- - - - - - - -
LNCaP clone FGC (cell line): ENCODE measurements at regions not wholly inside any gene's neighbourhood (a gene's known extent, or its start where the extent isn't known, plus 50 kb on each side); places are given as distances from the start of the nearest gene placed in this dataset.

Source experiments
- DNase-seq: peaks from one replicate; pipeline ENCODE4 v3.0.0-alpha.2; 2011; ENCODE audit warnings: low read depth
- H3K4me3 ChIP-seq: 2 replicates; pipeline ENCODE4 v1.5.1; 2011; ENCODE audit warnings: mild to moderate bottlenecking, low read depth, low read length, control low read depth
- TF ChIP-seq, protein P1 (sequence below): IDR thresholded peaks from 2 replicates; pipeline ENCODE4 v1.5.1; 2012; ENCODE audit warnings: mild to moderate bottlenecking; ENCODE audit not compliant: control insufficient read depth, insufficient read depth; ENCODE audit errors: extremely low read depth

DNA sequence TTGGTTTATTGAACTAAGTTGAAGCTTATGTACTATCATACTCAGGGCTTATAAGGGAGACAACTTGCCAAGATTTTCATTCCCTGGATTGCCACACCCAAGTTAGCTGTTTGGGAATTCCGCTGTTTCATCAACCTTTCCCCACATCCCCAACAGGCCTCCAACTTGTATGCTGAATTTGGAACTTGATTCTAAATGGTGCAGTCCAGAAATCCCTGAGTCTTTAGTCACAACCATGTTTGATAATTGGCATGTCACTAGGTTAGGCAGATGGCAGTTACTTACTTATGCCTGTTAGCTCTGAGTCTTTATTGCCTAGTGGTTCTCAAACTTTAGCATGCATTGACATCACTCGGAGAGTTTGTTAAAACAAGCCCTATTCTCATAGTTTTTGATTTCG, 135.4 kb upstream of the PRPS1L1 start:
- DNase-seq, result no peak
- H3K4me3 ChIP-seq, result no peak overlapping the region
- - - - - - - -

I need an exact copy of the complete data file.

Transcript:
LNCaP clone FGC (cell line): ENCODE measurements at regions not wholly inside any gene's neighbourhood (a gene's known extent, or its start where the extent isn't known, plus 50 kb on each side); places are given as distances from the start of the nearest gene placed in this dataset.

Source experiments
- DNase-seq: peaks from one replicate; pipeline ENCODE4 v3.0.0-alpha.2; 2011; ENCODE audit warnings: low read depth
- H3K4me3 ChIP-seq: 2 replicates; pipeline ENCODE4 v1.5.1; 2011; ENCODE audit warnings: mild to moderate bottlenecking, low read depth, low read length, control low read depth
- TF ChIP-seq, protein P1 (sequence below): IDR thresholded peaks from 2 replicates; pipeline ENCODE4 v1.5.1; 2012; ENCODE audit warnings: mild to moderate bottlenecking; ENCODE audit not compliant: control insufficient read depth, insufficient read depth; ENCODE audit errors: extremely low read depth

DNA sequence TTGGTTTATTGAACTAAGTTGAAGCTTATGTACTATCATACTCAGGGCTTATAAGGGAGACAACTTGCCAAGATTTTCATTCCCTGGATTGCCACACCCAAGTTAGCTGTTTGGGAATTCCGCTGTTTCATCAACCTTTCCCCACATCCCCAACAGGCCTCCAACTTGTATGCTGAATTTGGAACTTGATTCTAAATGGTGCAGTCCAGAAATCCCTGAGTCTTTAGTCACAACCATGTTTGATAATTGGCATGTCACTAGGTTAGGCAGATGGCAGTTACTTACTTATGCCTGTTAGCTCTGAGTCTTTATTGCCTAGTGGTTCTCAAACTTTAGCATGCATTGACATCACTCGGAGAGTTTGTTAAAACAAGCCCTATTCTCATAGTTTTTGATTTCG, 135.4 kb upstream of the PRPS1L1 start:
- DNase-seq, result no peak
- H3K4me3 ChIP-seq, result no peak overlapping the region